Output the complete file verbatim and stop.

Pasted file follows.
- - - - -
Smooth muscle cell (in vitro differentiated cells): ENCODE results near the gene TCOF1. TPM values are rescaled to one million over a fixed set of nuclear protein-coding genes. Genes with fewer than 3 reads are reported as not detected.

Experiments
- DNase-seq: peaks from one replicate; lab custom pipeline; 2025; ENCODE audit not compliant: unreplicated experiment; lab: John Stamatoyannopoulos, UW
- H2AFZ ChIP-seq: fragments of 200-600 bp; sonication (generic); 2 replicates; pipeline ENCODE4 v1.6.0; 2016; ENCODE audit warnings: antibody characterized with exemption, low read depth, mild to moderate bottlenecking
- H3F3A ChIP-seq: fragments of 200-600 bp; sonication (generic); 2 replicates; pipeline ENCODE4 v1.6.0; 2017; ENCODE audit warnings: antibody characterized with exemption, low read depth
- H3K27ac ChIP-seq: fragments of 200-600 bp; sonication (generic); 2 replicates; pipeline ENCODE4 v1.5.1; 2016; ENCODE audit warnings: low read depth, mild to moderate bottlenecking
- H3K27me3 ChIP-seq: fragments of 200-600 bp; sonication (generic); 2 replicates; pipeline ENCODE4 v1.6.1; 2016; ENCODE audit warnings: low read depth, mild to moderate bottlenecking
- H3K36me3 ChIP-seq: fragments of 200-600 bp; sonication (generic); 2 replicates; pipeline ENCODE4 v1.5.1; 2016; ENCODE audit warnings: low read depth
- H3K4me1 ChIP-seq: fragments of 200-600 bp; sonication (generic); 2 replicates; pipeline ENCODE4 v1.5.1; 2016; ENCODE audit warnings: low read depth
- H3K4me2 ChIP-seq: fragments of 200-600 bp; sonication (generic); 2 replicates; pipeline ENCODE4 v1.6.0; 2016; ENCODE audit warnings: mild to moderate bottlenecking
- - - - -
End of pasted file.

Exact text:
Smooth muscle cell (in vitro differentiated cells): ENCODE results near the gene TCOF1. TPM values are rescaled to one million over a fixed set of nuclear protein-coding genes. Genes with fewer than 3 reads are reported as not detected.

Experiments
- DNase-seq: peaks from one replicate; lab custom pipeline; 2025; ENCODE audit not compliant: unreplicated experiment; lab: John Stamatoyannopoulos, UW
- H2AFZ ChIP-seq: fragments of 200-600 bp; sonication (generic); 2 replicates; pipeline ENCODE4 v1.6.0; 2016; ENCODE audit warnings: antibody characterized with exemption, low read depth, mild to moderate bottlenecking
- H3F3A ChIP-seq: fragments of 200-600 bp; sonication (generic); 2 replicates; pipeline ENCODE4 v1.6.0; 2017; ENCODE audit warnings: antibody characterized with exemption, low read depth
- H3K27ac ChIP-seq: fragments of 200-600 bp; sonication (generic); 2 replicates; pipeline ENCODE4 v1.5.1; 2016; ENCODE audit warnings: low read depth, mild to moderate bottlenecking
- H3K27me3 ChIP-seq: fragments of 200-600 bp; sonication (generic); 2 replicates; pipeline ENCODE4 v1.6.1; 2016; ENCODE audit warnings: low read depth, mild to moderate bottlenecking
- H3K36me3 ChIP-seq: fragments of 200-600 bp; sonication (generic); 2 replicates; pipeline ENCODE4 v1.5.1; 2016; ENCODE audit warnings: low read depth
- H3K4me1 ChIP-seq: fragments of 200-600 bp; sonication (generic); 2 replicates; pipeline ENCODE4 v1.5.1; 2016; ENCODE audit warnings: low read depth
- H3K4me2 ChIP-seq: fragments of 200-600 bp; sonication (generic); 2 replicates; pipeline ENCODE4 v1.6.0; 2016; ENCODE audit warnings: mild to moderate bottlenecking